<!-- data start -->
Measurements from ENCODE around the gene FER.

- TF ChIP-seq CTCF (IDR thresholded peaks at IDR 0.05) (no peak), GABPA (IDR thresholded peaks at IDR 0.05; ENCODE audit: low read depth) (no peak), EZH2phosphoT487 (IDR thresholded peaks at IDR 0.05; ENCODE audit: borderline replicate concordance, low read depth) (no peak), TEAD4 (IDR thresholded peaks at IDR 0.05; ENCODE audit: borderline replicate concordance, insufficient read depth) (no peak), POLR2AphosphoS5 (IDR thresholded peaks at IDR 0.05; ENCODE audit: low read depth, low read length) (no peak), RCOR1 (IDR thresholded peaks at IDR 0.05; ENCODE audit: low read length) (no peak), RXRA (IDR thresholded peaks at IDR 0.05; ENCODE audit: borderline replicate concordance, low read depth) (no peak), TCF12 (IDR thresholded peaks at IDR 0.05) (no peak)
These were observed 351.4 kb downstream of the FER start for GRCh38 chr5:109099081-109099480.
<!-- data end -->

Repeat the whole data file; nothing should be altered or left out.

Measurements from ENCODE around the gene FER.

- TF ChIP-seq CTCF (IDR thresholded peaks at IDR 0.05) (no peak), GABPA (IDR thresholded peaks at IDR 0.05; ENCODE audit: low read depth) (no peak), EZH2phosphoT487 (IDR thresholded peaks at IDR 0.05; ENCODE audit: borderline replicate concordance, low read depth) (no peak), TEAD4 (IDR thresholded peaks at IDR 0.05; ENCODE audit: borderline replicate concordance, insufficient read depth) (no peak), POLR2AphosphoS5 (IDR thresholded peaks at IDR 0.05; ENCODE audit: low read depth, low read length) (no peak), RCOR1 (IDR thresholded peaks at IDR 0.05; ENCODE audit: low read length) (no peak), RXRA (IDR thresholded peaks at IDR 0.05; ENCODE audit: borderline replicate concordance, low read depth) (no peak), TCF12 (IDR thresholded peaks at IDR 0.05) (no peak)
These were observed 351.4 kb downstream of the FER start for GRCh38 chr5:109099081-109099480.